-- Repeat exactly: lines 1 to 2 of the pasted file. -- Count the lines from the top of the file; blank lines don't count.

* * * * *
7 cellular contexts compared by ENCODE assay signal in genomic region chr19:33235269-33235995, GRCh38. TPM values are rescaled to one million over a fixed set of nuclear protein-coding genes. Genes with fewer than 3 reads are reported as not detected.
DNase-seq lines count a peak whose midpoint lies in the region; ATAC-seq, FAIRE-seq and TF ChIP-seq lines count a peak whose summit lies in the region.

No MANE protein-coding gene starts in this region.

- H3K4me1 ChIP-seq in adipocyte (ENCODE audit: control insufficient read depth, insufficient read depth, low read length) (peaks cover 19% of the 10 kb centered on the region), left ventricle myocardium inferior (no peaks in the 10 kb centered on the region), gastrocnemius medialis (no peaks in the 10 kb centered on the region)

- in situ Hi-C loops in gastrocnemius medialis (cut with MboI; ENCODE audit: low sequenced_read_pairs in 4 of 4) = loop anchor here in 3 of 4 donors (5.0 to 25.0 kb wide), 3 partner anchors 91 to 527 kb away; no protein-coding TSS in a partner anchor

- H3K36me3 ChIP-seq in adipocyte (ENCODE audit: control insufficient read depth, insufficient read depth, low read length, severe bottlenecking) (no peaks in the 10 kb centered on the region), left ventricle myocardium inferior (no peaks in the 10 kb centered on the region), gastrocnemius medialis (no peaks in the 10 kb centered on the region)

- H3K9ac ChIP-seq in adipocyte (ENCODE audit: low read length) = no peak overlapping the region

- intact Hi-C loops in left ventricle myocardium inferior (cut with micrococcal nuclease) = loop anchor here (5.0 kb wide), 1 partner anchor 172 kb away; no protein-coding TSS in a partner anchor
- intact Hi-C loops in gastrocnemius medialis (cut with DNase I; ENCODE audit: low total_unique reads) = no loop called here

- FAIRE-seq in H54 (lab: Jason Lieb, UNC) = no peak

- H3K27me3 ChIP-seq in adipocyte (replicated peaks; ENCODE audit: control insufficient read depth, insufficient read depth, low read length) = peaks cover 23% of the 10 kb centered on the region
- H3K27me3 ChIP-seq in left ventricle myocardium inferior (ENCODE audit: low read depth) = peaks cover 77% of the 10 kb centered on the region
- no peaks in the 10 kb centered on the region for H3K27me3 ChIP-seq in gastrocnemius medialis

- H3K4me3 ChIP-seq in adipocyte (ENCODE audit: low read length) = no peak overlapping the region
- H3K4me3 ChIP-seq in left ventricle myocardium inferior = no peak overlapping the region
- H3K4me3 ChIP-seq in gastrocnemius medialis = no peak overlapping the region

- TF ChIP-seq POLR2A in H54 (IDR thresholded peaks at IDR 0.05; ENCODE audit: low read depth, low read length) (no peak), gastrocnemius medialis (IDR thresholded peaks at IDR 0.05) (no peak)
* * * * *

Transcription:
7 cellular contexts compared by ENCODE assay signal in genomic region chr19:33235269-33235995, GRCh38. TPM values are rescaled to one million over a fixed set of nuclear protein-coding genes. Genes with fewer than 3 reads are reported as not detected.
DNase-seq lines count a peak whose midpoint lies in the region; ATAC-seq, FAIRE-seq and TF ChIP-seq lines count a peak whose summit lies in the region.